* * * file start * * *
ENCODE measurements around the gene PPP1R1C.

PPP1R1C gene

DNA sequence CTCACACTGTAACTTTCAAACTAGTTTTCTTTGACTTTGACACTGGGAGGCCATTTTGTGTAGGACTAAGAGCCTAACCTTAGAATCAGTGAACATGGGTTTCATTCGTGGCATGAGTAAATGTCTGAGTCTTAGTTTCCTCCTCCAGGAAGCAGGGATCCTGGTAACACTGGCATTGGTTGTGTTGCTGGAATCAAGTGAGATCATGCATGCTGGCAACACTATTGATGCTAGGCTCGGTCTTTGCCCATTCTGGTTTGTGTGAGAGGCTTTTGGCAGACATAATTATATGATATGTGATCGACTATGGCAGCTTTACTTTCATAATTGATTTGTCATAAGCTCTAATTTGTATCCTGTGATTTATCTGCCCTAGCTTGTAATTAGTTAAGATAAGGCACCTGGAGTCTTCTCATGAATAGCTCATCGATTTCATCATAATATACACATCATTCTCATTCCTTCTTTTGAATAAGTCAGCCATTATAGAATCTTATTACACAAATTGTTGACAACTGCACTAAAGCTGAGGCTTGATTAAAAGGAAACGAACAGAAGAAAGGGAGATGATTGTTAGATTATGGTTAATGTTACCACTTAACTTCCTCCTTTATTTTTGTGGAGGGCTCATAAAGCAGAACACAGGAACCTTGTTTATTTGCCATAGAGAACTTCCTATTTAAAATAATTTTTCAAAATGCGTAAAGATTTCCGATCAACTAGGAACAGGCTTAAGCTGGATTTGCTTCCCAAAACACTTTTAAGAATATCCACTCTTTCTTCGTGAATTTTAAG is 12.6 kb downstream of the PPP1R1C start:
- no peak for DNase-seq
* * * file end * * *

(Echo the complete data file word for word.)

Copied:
ENCODE measurements around the gene PPP1R1C.

PPP1R1C gene

DNA sequence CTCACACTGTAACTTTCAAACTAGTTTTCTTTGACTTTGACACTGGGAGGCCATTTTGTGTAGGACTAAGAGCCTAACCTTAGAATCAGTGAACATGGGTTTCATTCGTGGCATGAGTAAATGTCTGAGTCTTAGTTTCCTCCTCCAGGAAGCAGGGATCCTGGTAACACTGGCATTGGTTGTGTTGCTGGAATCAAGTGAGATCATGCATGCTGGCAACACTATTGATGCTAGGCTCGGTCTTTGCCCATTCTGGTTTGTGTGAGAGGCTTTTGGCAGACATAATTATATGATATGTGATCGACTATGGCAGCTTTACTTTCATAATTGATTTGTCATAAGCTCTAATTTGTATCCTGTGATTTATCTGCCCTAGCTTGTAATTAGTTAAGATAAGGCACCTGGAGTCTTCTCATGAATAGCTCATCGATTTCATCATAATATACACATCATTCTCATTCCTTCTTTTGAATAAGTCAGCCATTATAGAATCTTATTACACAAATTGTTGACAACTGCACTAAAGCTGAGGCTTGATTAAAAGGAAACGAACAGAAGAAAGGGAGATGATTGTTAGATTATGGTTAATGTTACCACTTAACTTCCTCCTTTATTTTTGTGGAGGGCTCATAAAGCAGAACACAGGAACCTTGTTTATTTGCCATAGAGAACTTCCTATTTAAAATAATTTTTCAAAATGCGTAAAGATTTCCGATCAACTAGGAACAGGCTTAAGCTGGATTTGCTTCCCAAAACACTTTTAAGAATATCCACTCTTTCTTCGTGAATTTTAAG is 12.6 kb downstream of the PPP1R1C start:
- no peak for DNase-seq